By Guillermo Allo
In the context of pressing planetary, social and economic challenges, sustainable and innovative solutions require effective, transparent and vital scientific effort, not only from the scientific community, but from the entire community. The scientific community’s recent response to the Covid-19 pandemic during 2020 has demonstrated well how open science can accelerate the achievement of scientific solutions to a global challenge.
But making sure that science truly benefits people on this planet without excluding anyone requires a necessary shift in the entire scientific process. Open science is precisely a movement that aims to change this situation. Building an accessible, efficient, transparent and beneficial science for all societies in the world.
Driven by unprecedented developments in the digital environment, the transition to this revolutionary paradigm allows information and data from scientific products to be more easily accessed and shared more easily, with the active participation of all stakeholders. Open science can represent a turning point in responding to social and economic challenges, and help reduce the science, technology and innovation gaps that exist between and within countries.
Fortunately, there is a growing global consensus about the need to modify scientific activity towards a more open scheme, which brings with it the need to create interoperable infrastructures: spaces that truly allow scientific production and evaluation of production is not just a publication.
The open science movement emerged from the scientific community and spread rapidly in all nations, calling for the doors to be opened to knowledge. Investors, businessmen, politicians and citizens are joining the call. However, in the fragmented scientific and political environment, there is still a lack of a global and deep understanding of this meaning, and the perception of opportunities and challenges that this movement brings along. That is why UNESCO, in a process that began two years ago, is seeking to agree at its General Conference these days a universal Recommendation on Open Science. Historic contribution to the topic enjoys the unanimity of the whole world. It was nurtured by contributions from all regions of the planet, with Latin America playing a prominent role.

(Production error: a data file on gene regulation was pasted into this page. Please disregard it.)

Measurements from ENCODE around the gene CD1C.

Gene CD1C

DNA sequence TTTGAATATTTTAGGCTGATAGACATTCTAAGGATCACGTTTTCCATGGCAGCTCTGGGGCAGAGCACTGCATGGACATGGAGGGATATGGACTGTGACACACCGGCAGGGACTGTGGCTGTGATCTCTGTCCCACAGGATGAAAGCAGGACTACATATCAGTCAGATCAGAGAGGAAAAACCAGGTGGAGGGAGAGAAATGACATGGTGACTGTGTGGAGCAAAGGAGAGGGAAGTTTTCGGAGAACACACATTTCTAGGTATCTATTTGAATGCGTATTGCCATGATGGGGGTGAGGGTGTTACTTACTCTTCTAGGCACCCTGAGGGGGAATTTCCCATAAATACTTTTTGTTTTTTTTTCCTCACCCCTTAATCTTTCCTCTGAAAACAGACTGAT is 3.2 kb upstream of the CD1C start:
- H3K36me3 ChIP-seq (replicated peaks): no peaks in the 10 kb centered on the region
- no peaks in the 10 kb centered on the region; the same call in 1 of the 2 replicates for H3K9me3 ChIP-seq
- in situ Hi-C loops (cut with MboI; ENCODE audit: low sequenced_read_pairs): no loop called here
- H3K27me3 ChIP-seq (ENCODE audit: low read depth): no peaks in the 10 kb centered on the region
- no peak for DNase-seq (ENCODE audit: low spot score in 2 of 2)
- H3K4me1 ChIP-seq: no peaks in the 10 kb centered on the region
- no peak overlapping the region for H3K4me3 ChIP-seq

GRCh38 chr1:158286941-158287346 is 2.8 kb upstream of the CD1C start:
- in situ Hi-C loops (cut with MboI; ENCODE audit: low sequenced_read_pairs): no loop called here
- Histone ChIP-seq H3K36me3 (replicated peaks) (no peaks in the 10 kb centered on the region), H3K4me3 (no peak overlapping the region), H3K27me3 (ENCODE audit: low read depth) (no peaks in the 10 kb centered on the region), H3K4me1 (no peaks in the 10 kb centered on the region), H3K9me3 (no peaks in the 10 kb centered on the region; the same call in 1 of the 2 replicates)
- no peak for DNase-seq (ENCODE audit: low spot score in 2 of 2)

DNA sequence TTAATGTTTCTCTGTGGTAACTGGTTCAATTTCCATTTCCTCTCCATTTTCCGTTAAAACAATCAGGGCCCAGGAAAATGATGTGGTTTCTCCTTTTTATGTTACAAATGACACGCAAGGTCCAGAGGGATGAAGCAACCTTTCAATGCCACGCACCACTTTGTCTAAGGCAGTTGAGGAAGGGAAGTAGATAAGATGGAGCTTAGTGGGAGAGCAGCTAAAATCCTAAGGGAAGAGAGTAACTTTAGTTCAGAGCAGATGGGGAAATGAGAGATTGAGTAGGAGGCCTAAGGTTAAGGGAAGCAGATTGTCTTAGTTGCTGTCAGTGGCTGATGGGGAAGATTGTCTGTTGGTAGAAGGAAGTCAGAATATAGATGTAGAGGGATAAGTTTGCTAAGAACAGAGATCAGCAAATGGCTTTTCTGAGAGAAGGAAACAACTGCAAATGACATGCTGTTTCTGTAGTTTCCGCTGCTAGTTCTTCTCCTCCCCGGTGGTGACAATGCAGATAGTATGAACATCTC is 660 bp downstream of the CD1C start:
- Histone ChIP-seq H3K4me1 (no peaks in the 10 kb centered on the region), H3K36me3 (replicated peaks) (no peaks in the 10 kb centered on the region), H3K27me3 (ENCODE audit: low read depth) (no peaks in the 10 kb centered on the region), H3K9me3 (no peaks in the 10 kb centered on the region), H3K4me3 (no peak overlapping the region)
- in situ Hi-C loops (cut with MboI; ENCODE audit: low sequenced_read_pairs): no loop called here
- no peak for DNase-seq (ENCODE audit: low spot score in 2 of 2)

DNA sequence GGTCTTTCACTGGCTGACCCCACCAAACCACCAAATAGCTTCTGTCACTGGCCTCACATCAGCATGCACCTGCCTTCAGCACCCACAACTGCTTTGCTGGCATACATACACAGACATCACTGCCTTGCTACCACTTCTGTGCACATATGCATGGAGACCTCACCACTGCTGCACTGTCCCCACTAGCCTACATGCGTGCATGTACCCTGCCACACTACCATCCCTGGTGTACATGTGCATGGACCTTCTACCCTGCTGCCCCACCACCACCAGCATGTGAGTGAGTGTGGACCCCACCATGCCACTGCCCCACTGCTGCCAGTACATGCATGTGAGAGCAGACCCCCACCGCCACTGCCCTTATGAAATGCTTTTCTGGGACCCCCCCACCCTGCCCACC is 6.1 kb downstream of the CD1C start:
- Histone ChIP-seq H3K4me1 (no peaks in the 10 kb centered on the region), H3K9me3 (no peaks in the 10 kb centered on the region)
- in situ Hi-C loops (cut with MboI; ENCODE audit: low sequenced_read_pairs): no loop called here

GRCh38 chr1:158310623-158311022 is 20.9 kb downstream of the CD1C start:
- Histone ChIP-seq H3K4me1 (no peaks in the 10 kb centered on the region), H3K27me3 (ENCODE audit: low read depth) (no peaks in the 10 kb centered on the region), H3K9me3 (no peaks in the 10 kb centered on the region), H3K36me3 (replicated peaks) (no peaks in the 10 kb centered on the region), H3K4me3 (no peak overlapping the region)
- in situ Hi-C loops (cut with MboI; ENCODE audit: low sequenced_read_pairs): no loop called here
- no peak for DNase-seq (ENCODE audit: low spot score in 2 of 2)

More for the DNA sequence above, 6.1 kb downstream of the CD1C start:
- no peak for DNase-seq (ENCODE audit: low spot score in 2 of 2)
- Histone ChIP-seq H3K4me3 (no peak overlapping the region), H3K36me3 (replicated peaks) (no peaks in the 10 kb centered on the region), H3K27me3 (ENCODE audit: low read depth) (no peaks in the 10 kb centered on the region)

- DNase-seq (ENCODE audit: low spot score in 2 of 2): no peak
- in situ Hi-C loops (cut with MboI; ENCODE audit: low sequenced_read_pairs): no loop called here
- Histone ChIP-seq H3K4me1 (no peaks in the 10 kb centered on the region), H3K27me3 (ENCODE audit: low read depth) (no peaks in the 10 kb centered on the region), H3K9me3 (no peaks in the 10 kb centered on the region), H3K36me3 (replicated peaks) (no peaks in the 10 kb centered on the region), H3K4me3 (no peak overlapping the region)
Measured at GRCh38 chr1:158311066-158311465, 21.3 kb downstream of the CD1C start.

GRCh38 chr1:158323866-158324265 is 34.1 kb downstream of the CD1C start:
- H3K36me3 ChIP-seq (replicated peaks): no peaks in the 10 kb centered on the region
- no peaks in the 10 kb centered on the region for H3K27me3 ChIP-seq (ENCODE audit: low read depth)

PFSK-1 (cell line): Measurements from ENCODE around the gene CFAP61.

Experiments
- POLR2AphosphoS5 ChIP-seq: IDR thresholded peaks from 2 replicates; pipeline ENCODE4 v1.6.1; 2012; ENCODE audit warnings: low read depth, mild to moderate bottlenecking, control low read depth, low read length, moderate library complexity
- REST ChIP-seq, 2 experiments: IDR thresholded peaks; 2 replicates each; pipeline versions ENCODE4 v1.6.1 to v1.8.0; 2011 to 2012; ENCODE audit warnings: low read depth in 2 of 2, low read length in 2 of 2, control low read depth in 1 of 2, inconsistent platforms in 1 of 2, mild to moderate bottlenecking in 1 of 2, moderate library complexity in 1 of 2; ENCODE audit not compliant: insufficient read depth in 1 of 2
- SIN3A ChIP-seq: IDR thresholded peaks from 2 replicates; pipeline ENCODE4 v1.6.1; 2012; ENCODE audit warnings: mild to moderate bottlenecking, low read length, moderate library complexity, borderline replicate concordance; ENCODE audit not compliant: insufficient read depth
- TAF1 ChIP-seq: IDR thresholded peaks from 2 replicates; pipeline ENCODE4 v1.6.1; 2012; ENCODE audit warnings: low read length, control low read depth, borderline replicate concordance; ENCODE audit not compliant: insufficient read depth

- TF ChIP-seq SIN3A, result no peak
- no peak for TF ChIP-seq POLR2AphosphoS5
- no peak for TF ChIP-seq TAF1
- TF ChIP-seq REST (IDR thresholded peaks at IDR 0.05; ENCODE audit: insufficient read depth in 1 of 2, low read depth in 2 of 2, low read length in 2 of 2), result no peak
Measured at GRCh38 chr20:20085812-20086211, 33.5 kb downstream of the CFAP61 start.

The idea behind Open Science included in the recommendation is to allow scientific information, data, and findings to be more accessible (open access) and more reliably used (open data) with the active participation of all interested parties (open to the community).
By encouraging science to be more relevant to the needs of society and by promoting equal opportunities for all, open science can be a real game-changer to reduce differences in science, technology and innovation between countries and contribute to the exercise of human rights to science, so that all people benefit equally From the progress of science and its benefits.
Head of UNESCO’s Program on Science, Technology and Innovation Policy for Latin America and the Caribbean.
Investors, businessmen, politicians and citizens must participate in building an open and accessible scientific system; In the scientific and political environment scattered in the region, there is still a lack of comprehensive understanding of this meaning.